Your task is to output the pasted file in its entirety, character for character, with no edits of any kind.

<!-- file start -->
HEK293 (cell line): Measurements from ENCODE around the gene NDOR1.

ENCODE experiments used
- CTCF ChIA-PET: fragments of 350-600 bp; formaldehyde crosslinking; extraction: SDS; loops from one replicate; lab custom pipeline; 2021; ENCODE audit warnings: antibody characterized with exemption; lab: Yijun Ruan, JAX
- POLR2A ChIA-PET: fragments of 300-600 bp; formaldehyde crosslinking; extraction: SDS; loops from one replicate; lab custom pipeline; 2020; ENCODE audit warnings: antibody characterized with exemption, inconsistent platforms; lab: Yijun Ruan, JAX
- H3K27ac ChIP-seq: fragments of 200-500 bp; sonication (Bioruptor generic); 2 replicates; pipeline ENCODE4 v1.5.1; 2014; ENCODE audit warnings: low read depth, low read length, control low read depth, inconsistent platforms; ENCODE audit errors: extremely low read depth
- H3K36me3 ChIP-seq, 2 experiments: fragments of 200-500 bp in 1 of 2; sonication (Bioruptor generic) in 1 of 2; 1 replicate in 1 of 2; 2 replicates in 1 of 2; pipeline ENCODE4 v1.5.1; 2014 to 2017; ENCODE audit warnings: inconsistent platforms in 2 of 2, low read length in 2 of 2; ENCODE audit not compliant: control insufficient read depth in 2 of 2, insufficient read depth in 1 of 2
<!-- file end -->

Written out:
HEK293 (cell line): Measurements from ENCODE around the gene NDOR1.

ENCODE experiments used
- CTCF ChIA-PET: fragments of 350-600 bp; formaldehyde crosslinking; extraction: SDS; loops from one replicate; lab custom pipeline; 2021; ENCODE audit warnings: antibody characterized with exemption; lab: Yijun Ruan, JAX
- POLR2A ChIA-PET: fragments of 300-600 bp; formaldehyde crosslinking; extraction: SDS; loops from one replicate; lab custom pipeline; 2020; ENCODE audit warnings: antibody characterized with exemption, inconsistent platforms; lab: Yijun Ruan, JAX
- H3K27ac ChIP-seq: fragments of 200-500 bp; sonication (Bioruptor generic); 2 replicates; pipeline ENCODE4 v1.5.1; 2014; ENCODE audit warnings: low read depth, low read length, control low read depth, inconsistent platforms; ENCODE audit errors: extremely low read depth
- H3K36me3 ChIP-seq, 2 experiments: fragments of 200-500 bp in 1 of 2; sonication (Bioruptor generic) in 1 of 2; 1 replicate in 1 of 2; 2 replicates in 1 of 2; pipeline ENCODE4 v1.5.1; 2014 to 2017; ENCODE audit warnings: inconsistent platforms in 2 of 2, low read length in 2 of 2; ENCODE audit not compliant: control insufficient read depth in 2 of 2, insufficient read depth in 1 of 2